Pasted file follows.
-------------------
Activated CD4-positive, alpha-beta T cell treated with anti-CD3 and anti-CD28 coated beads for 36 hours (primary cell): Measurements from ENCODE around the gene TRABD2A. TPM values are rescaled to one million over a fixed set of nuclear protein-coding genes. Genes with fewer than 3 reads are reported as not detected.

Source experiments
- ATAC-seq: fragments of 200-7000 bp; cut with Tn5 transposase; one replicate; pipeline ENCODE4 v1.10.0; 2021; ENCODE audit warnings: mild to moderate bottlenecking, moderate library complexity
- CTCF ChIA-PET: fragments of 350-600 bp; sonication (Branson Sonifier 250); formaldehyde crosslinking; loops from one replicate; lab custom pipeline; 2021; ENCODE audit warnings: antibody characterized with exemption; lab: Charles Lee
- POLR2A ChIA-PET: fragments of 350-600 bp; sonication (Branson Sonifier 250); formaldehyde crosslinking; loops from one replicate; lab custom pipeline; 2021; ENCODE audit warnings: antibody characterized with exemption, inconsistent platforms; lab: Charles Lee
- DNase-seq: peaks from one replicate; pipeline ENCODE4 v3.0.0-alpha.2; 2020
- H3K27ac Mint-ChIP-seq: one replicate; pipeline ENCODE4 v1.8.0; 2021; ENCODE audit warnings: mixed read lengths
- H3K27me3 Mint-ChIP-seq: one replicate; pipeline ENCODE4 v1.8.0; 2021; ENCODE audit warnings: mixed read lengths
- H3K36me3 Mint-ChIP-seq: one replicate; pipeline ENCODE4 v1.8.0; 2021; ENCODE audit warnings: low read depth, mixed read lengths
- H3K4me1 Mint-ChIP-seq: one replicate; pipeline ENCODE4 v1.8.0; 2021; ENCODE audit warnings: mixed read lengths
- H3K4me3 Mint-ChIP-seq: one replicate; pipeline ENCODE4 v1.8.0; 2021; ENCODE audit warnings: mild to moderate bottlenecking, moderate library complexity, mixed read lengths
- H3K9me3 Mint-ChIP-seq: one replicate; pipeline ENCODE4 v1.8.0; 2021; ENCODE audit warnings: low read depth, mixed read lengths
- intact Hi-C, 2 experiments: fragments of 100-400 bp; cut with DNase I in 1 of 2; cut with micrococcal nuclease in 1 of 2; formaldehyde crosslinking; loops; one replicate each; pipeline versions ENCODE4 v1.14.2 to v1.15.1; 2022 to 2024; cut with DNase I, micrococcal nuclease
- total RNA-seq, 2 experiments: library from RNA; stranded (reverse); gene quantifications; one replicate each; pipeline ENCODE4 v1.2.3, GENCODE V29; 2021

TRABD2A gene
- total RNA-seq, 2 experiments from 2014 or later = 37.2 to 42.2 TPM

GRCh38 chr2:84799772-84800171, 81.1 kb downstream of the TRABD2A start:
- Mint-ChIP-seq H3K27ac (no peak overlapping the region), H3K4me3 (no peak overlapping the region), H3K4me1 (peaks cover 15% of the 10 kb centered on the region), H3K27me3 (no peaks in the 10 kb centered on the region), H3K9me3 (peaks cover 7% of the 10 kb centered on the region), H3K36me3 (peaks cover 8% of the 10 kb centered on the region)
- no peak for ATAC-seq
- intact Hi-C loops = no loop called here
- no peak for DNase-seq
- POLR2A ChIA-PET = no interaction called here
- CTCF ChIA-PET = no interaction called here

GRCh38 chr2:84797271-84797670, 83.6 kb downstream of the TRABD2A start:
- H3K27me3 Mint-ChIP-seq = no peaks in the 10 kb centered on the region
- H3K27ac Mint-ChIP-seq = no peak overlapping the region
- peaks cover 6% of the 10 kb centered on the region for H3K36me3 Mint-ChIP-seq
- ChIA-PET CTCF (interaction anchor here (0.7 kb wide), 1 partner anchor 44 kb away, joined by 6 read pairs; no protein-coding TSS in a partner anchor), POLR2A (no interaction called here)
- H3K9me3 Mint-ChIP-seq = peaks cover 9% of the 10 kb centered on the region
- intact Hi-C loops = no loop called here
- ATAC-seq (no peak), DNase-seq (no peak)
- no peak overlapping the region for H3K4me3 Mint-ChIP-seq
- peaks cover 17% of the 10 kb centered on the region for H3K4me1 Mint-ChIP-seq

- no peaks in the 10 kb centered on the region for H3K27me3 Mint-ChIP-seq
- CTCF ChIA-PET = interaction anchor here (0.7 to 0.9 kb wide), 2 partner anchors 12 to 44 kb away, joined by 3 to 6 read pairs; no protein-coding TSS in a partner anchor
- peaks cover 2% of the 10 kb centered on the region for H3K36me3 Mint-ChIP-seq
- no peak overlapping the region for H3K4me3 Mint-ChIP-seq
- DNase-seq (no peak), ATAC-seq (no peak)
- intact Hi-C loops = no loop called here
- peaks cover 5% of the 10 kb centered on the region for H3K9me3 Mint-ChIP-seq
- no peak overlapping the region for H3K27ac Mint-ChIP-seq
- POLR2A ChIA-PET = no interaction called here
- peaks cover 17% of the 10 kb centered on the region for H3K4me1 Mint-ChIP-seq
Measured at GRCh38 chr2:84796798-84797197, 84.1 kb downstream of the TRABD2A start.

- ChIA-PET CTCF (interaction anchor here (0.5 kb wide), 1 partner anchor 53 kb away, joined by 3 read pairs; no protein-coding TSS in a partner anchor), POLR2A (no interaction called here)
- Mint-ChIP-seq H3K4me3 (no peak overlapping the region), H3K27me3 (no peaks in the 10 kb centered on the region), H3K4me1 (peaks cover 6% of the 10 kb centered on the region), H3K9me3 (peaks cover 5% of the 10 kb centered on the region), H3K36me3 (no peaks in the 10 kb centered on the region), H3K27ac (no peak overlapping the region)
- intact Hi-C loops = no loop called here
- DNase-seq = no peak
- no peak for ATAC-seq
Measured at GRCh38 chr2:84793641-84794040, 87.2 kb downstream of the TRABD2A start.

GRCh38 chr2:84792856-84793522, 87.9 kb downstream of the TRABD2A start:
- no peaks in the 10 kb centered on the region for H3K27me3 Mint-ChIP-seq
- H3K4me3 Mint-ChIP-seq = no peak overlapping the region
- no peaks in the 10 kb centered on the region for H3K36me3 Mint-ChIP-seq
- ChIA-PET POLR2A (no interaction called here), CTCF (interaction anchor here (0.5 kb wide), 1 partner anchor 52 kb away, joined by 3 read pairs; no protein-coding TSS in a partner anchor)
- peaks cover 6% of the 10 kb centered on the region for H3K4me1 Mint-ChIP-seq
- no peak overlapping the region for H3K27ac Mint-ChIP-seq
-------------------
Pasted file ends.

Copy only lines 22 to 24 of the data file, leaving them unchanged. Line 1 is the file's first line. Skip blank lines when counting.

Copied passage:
- POLR2A ChIA-PET = no interaction called here
- CTCF ChIA-PET = no interaction called here

GRCh38 chr2:84797271-84797670, 83.6 kb downstream of the TRABD2A start: